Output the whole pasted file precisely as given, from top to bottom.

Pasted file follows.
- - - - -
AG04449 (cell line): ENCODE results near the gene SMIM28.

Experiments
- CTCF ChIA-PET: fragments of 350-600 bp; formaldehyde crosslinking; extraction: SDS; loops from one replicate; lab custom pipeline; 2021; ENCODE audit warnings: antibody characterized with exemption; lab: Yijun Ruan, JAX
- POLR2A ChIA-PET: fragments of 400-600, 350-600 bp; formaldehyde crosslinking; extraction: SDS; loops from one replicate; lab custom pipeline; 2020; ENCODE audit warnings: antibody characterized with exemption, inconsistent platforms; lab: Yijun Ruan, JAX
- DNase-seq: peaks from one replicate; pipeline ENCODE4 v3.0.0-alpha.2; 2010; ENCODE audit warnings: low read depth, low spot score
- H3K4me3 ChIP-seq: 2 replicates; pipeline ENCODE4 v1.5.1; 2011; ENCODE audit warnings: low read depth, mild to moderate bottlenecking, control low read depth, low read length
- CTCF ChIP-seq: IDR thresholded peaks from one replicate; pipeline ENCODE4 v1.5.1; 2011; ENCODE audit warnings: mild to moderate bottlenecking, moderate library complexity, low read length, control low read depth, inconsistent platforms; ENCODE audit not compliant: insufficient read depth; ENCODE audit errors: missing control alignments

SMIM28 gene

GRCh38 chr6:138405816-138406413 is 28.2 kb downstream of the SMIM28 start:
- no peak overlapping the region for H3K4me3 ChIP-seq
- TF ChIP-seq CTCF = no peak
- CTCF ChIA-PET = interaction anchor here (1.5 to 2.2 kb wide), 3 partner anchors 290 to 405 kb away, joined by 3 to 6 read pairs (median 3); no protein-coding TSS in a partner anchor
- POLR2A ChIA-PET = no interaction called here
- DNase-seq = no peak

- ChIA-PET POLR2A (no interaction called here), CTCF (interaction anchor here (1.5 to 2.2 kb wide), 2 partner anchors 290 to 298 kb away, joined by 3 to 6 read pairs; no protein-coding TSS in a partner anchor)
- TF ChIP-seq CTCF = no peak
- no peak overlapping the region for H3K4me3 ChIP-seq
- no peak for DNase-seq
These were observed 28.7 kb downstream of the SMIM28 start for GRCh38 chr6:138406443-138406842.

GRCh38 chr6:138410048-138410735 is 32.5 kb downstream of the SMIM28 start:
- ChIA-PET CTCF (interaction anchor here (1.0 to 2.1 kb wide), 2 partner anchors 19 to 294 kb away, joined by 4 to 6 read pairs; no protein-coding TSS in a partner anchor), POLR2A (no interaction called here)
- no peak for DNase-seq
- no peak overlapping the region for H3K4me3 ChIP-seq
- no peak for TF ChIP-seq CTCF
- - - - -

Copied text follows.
AG04449 (cell line): ENCODE results near the gene SMIM28.

Experiments
- CTCF ChIA-PET: fragments of 350-600 bp; formaldehyde crosslinking; extraction: SDS; loops from one replicate; lab custom pipeline; 2021; ENCODE audit warnings: antibody characterized with exemption; lab: Yijun Ruan, JAX
- POLR2A ChIA-PET: fragments of 400-600, 350-600 bp; formaldehyde crosslinking; extraction: SDS; loops from one replicate; lab custom pipeline; 2020; ENCODE audit warnings: antibody characterized with exemption, inconsistent platforms; lab: Yijun Ruan, JAX
- DNase-seq: peaks from one replicate; pipeline ENCODE4 v3.0.0-alpha.2; 2010; ENCODE audit warnings: low read depth, low spot score
- H3K4me3 ChIP-seq: 2 replicates; pipeline ENCODE4 v1.5.1; 2011; ENCODE audit warnings: low read depth, mild to moderate bottlenecking, control low read depth, low read length
- CTCF ChIP-seq: IDR thresholded peaks from one replicate; pipeline ENCODE4 v1.5.1; 2011; ENCODE audit warnings: mild to moderate bottlenecking, moderate library complexity, low read length, control low read depth, inconsistent platforms; ENCODE audit not compliant: insufficient read depth; ENCODE audit errors: missing control alignments

SMIM28 gene

GRCh38 chr6:138405816-138406413 is 28.2 kb downstream of the SMIM28 start:
- no peak overlapping the region for H3K4me3 ChIP-seq
- TF ChIP-seq CTCF = no peak
- CTCF ChIA-PET = interaction anchor here (1.5 to 2.2 kb wide), 3 partner anchors 290 to 405 kb away, joined by 3 to 6 read pairs (median 3); no protein-coding TSS in a partner anchor
- POLR2A ChIA-PET = no interaction called here
- DNase-seq = no peak

- ChIA-PET POLR2A (no interaction called here), CTCF (interaction anchor here (1.5 to 2.2 kb wide), 2 partner anchors 290 to 298 kb away, joined by 3 to 6 read pairs; no protein-coding TSS in a partner anchor)
- TF ChIP-seq CTCF = no peak
- no peak overlapping the region for H3K4me3 ChIP-seq
- no peak for DNase-seq
These were observed 28.7 kb downstream of the SMIM28 start for GRCh38 chr6:138406443-138406842.

GRCh38 chr6:138410048-138410735 is 32.5 kb downstream of the SMIM28 start:
- ChIA-PET CTCF (interaction anchor here (1.0 to 2.1 kb wide), 2 partner anchors 19 to 294 kb away, joined by 4 to 6 read pairs; no protein-coding TSS in a partner anchor), POLR2A (no interaction called here)
- no peak for DNase-seq
- no peak overlapping the region for H3K4me3 ChIP-seq
- no peak for TF ChIP-seq CTCF